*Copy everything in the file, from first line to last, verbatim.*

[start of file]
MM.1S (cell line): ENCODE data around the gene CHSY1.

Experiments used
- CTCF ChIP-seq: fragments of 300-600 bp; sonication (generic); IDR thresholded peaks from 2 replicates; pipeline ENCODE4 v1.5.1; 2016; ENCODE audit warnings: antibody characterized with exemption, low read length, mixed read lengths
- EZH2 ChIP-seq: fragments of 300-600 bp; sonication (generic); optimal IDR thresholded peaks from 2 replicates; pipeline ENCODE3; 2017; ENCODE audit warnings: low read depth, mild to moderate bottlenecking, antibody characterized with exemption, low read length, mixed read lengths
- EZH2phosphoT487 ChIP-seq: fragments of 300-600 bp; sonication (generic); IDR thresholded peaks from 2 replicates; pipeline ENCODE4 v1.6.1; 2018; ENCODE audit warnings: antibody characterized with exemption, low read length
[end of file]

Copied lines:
MM.1S (cell line): ENCODE data around the gene CHSY1.

Experiments used
- CTCF ChIP-seq: fragments of 300-600 bp; sonication (generic); IDR thresholded peaks from 2 replicates; pipeline ENCODE4 v1.5.1; 2016; ENCODE audit warnings: antibody characterized with exemption, low read length, mixed read lengths
- EZH2 ChIP-seq: fragments of 300-600 bp; sonication (generic); optimal IDR thresholded peaks from 2 replicates; pipeline ENCODE3; 2017; ENCODE audit warnings: low read depth, mild to moderate bottlenecking, antibody characterized with exemption, low read length, mixed read lengths
- EZH2phosphoT487 ChIP-seq: fragments of 300-600 bp; sonication (generic); IDR thresholded peaks from 2 replicates; pipeline ENCODE4 v1.6.1; 2018; ENCODE audit warnings: antibody characterized with exemption, low read length